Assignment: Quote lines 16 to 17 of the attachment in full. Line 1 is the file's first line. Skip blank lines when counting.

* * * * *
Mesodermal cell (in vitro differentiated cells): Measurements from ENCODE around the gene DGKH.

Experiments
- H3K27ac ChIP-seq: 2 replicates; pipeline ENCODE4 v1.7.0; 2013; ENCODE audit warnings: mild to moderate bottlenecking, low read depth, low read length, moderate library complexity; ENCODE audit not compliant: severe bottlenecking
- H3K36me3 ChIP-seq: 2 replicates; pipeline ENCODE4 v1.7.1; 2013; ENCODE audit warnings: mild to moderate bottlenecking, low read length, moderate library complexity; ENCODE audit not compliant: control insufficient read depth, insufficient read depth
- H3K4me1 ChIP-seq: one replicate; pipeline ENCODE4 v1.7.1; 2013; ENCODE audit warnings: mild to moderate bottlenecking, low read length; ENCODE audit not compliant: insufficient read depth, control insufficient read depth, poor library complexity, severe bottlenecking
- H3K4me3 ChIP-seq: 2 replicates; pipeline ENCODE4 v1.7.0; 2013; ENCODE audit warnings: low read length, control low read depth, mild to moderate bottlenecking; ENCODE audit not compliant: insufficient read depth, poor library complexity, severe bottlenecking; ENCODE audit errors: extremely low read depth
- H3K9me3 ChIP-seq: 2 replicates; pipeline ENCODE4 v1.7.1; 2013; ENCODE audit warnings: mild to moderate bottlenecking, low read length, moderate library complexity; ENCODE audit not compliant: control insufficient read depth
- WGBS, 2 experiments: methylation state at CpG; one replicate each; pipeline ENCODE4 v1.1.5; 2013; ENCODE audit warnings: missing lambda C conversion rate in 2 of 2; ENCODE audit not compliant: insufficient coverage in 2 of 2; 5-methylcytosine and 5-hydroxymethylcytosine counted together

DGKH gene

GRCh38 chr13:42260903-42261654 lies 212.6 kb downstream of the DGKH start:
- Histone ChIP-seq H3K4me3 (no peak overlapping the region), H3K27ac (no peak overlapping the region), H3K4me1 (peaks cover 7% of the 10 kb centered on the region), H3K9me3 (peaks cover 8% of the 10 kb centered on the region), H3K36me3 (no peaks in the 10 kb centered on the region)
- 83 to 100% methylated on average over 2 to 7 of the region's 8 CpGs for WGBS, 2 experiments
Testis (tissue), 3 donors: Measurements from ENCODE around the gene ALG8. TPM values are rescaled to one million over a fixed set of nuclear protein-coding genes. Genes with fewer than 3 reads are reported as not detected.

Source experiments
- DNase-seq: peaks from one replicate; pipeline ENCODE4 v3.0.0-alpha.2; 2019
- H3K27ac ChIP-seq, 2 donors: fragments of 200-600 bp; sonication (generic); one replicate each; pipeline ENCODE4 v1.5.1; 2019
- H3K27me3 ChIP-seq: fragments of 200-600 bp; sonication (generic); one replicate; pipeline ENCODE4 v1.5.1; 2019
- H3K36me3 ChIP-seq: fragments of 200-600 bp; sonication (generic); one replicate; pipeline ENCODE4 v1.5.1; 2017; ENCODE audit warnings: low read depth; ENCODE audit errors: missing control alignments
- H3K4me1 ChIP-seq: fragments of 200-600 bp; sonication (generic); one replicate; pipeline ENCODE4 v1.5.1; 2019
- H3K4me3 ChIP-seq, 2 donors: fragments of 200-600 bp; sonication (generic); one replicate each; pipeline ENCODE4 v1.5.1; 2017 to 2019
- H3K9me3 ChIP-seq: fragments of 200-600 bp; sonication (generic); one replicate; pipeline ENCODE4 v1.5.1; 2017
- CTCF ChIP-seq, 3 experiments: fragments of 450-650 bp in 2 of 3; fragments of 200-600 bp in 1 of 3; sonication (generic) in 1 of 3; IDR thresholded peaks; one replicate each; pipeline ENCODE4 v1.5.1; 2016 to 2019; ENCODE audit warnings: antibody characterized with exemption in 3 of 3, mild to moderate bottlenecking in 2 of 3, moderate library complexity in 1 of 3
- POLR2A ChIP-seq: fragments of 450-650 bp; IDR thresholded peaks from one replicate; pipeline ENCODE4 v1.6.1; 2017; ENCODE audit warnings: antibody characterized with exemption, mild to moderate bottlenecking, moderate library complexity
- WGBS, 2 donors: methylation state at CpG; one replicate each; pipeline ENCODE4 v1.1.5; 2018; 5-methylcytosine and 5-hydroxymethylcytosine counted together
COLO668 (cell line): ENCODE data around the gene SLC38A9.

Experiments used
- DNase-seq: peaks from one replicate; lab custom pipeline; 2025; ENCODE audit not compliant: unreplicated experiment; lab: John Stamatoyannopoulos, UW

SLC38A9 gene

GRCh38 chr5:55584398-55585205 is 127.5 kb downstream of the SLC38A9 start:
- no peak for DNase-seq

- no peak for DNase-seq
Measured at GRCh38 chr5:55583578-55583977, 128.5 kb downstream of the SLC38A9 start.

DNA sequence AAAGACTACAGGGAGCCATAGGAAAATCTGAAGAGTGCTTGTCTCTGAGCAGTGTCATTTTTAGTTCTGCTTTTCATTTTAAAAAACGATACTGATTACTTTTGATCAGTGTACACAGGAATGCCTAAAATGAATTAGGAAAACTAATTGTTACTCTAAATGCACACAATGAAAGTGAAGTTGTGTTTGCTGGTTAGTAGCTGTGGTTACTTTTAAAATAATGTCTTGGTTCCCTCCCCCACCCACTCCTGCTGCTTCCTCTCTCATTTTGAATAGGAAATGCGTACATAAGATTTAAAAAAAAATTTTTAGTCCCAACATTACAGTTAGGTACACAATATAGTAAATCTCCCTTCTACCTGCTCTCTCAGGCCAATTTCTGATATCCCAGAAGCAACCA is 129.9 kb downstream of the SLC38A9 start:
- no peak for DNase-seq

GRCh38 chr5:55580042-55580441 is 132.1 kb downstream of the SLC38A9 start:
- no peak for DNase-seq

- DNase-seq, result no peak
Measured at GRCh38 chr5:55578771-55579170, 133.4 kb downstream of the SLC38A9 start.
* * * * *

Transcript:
- H3K27ac ChIP-seq, 2 donors: fragments of 200-600 bp; sonication (generic); one replicate each; pipeline ENCODE4 v1.5.1; 2019
- H3K27me3 ChIP-seq: fragments of 200-600 bp; sonication (generic); one replicate; pipeline ENCODE4 v1.5.1; 2019